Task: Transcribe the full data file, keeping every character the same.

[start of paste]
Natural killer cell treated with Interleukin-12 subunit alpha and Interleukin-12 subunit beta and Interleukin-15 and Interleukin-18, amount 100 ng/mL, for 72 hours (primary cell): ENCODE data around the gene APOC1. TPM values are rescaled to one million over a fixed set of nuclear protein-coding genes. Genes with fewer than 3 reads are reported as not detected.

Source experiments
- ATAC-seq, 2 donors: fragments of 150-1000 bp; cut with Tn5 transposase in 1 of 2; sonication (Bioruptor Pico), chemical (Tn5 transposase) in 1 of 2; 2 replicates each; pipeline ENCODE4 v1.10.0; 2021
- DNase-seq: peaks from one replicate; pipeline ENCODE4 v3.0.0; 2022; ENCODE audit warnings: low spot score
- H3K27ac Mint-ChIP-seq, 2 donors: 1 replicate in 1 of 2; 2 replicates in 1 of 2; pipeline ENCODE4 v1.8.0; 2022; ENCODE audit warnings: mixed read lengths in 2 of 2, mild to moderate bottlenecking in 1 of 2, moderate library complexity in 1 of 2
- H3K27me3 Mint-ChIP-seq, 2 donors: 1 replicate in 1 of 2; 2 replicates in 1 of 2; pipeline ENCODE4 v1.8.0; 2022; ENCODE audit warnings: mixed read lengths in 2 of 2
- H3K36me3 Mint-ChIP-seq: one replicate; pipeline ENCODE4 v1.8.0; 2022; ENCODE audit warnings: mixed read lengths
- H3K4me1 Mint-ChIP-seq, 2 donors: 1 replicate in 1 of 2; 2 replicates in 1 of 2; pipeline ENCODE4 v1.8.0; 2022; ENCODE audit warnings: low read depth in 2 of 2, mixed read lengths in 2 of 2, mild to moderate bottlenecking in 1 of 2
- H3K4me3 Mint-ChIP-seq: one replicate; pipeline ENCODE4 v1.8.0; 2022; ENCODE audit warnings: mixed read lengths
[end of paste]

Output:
Natural killer cell treated with Interleukin-12 subunit alpha and Interleukin-12 subunit beta and Interleukin-15 and Interleukin-18, amount 100 ng/mL, for 72 hours (primary cell): ENCODE data around the gene APOC1. TPM values are rescaled to one million over a fixed set of nuclear protein-coding genes. Genes with fewer than 3 reads are reported as not detected.

Source experiments
- ATAC-seq, 2 donors: fragments of 150-1000 bp; cut with Tn5 transposase in 1 of 2; sonication (Bioruptor Pico), chemical (Tn5 transposase) in 1 of 2; 2 replicates each; pipeline ENCODE4 v1.10.0; 2021
- DNase-seq: peaks from one replicate; pipeline ENCODE4 v3.0.0; 2022; ENCODE audit warnings: low spot score
- H3K27ac Mint-ChIP-seq, 2 donors: 1 replicate in 1 of 2; 2 replicates in 1 of 2; pipeline ENCODE4 v1.8.0; 2022; ENCODE audit warnings: mixed read lengths in 2 of 2, mild to moderate bottlenecking in 1 of 2, moderate library complexity in 1 of 2
- H3K27me3 Mint-ChIP-seq, 2 donors: 1 replicate in 1 of 2; 2 replicates in 1 of 2; pipeline ENCODE4 v1.8.0; 2022; ENCODE audit warnings: mixed read lengths in 2 of 2
- H3K36me3 Mint-ChIP-seq: one replicate; pipeline ENCODE4 v1.8.0; 2022; ENCODE audit warnings: mixed read lengths
- H3K4me1 Mint-ChIP-seq, 2 donors: 1 replicate in 1 of 2; 2 replicates in 1 of 2; pipeline ENCODE4 v1.8.0; 2022; ENCODE audit warnings: low read depth in 2 of 2, mixed read lengths in 2 of 2, mild to moderate bottlenecking in 1 of 2
- H3K4me3 Mint-ChIP-seq: one replicate; pipeline ENCODE4 v1.8.0; 2022; ENCODE audit warnings: mixed read lengths